Floyd Mayweather Has Rematch Clause With Robert Guerrero

Floyd “Money” Mayweather Jr. admitted this week what many have long suspected — that he handpicks every opponent who enters the ring with him.

He also decides how much they get paid and what the contract details will be. So Robert Guerrero was somewhat prepared when Mayweather picked him to be the opponent for his first fight in a year on Saturday night at the MGM Grand hotel.

What he wasn’t prepared for was what Mayweather’s camp insisted on putting in the contract.

“He asked for a rematch clause. That was the very first thing,” Guerrero said. “It just shows me where his head is at.”

Mayweather’s thinking has, of course, been the topic of many conversations over the years. When he fought last May against Miguel Cotto, the worry among his fans was that he would be distracted by an upcoming jail sentence, though that turned out to be unfounded.

Talk to Mayweather now, and his head seems to be fine. So, too, are his reflexes at the age of 36, at least judged by a sparring session last week where he practiced landing right-hand leads against a fighter mimicking Guerrero’s southpaw style.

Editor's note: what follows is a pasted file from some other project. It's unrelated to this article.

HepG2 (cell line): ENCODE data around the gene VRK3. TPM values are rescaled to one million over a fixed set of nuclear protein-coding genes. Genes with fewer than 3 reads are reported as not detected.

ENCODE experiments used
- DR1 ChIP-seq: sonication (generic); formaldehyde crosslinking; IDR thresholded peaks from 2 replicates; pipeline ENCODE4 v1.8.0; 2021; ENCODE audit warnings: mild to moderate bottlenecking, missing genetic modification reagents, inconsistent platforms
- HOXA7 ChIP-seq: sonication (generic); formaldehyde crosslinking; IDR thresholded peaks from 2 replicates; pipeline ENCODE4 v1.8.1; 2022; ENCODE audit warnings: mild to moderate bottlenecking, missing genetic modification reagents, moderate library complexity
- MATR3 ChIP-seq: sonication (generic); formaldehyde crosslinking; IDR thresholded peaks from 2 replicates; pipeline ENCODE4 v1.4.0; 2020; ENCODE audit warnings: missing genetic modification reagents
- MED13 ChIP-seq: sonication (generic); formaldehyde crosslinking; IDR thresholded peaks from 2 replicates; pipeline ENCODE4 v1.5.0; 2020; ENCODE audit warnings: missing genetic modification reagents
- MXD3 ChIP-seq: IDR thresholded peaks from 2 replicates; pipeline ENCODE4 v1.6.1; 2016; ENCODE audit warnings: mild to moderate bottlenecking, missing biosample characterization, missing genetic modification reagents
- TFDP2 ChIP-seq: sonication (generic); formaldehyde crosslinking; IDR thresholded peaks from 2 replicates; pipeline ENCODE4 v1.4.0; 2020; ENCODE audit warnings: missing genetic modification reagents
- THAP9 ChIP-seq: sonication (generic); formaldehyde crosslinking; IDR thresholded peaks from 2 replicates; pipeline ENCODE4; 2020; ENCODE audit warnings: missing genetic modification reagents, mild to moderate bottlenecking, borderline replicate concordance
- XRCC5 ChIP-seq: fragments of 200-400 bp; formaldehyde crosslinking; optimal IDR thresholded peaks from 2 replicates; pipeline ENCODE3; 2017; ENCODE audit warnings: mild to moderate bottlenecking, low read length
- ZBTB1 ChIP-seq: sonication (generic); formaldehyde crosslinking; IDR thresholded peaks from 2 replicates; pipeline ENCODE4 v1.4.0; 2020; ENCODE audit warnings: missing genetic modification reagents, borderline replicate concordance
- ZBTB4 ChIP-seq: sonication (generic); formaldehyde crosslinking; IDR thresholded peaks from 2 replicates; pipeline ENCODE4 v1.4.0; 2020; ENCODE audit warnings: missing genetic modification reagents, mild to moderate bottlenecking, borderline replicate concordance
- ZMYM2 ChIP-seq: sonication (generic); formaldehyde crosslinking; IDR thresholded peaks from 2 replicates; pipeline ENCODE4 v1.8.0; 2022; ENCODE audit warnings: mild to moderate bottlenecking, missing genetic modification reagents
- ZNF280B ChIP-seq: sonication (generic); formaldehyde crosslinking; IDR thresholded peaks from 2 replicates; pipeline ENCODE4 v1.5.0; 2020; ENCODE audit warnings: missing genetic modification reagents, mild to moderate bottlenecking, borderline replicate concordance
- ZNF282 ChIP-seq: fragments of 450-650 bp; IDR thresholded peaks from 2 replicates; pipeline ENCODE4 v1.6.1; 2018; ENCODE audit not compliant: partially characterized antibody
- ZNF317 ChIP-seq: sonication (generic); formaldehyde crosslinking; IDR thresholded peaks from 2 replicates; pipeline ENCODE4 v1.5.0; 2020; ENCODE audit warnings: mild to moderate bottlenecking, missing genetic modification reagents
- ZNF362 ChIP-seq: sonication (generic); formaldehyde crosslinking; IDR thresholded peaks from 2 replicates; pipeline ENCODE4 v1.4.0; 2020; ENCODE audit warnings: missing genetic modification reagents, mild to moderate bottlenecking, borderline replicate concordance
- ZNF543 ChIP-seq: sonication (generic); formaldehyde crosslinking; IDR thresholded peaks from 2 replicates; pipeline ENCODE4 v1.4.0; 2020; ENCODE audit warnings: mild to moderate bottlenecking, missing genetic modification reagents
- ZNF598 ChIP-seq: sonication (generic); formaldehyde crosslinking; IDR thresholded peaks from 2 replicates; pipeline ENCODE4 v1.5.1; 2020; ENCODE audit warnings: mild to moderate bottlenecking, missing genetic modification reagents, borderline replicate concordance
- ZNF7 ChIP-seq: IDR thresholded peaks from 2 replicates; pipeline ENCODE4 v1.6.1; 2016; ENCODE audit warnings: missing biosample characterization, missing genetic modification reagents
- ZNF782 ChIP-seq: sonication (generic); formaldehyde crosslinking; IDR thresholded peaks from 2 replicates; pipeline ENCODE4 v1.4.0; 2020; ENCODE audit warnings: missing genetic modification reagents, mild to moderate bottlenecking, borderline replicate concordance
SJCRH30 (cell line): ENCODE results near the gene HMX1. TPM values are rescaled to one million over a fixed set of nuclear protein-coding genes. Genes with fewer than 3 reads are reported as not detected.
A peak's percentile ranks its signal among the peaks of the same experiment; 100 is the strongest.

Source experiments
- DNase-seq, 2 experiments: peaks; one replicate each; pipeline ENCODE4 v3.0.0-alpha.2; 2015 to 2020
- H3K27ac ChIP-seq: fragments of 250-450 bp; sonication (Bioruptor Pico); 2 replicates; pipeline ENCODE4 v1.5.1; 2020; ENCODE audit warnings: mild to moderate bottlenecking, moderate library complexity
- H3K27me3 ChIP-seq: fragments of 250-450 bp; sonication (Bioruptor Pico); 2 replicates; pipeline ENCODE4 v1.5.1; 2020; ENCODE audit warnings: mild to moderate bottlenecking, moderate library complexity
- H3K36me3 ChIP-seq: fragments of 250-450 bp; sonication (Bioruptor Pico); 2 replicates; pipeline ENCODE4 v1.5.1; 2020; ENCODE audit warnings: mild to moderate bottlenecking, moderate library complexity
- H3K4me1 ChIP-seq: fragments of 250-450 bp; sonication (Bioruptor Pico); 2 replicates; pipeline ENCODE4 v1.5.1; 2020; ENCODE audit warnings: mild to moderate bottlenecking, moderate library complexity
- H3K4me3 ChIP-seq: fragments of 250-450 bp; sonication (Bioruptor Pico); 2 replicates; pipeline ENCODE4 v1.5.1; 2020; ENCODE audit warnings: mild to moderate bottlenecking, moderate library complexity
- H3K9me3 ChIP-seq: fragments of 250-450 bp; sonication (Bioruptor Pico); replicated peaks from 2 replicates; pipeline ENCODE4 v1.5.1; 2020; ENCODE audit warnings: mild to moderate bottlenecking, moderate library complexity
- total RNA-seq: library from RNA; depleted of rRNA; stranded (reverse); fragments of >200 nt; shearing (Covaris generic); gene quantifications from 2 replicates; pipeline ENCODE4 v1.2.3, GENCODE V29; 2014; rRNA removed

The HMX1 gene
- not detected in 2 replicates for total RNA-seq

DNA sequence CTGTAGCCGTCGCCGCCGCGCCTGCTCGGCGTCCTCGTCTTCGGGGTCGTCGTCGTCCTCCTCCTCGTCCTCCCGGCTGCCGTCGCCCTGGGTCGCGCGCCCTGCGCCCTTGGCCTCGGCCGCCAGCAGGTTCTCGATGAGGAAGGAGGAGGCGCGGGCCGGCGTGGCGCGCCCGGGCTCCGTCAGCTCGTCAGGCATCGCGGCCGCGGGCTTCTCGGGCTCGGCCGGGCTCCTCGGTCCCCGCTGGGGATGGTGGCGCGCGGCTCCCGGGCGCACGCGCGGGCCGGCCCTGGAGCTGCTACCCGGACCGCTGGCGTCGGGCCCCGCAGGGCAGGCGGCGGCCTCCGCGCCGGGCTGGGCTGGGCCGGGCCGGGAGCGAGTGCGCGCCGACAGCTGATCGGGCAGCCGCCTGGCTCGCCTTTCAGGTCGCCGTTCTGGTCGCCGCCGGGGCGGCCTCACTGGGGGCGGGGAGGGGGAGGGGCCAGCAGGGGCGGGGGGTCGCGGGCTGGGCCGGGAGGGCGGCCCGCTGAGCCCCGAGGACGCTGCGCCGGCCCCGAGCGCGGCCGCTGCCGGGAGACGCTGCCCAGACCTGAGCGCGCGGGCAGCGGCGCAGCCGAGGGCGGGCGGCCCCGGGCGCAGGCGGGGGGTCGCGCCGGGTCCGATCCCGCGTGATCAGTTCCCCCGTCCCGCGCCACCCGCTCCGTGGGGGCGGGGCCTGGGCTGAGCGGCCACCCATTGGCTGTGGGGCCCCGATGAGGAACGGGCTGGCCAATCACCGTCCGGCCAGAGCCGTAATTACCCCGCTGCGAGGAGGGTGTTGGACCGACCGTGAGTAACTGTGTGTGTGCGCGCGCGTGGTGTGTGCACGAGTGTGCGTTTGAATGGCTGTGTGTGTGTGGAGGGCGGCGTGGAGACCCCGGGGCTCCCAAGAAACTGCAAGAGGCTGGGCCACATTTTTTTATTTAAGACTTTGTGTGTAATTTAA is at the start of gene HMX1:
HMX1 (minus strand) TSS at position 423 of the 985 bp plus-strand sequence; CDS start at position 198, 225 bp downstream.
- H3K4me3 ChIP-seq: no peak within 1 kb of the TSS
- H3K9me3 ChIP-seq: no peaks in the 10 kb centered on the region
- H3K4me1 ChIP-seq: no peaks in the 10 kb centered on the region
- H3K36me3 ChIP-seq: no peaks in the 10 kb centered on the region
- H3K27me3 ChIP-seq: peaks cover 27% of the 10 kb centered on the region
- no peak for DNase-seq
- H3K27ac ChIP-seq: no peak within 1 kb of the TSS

He has to lose sometime, because nearly every fighter not named Rocky Marciano lost at some point in their career. But Mayweather has a new six-fight television deal that should cement his status as the world’s highest paid athlete, and he doesn’t seem terribly concerned about a loss or a possible rematch of their welterweight title fight.

“I’ve done this my whole life,” Mayweather said. “This is what I love to do.”

Though Mayweather sees Guerrero as just the latest opponent for yet another huge payday, Guerrero sees things quite differently. He believes he is the fighter who will be the first to beat Mayweather, and he’s eager to earn both the recognition and the money that would come with such a win.

At the final pre-fight news conference Wednesday, he said Mayweather made a mistake by picking him as an opponent.

“They talk about this as Floyd Mayweather’s home,” Guerrero said. “Well, this is a home invasion.”

Oddsmakers don’t share Guerrero’s confidence, making the former champion in three weight classes a decided underdog in the biggest fight of his career. But the once-beaten (31-1-1) fighter from Gilroy, Calif., said he’s been underestimated his entire career.

“The only thing that means something is what you do in that ring,” he said. “I just can’t wait to get in that ring.”

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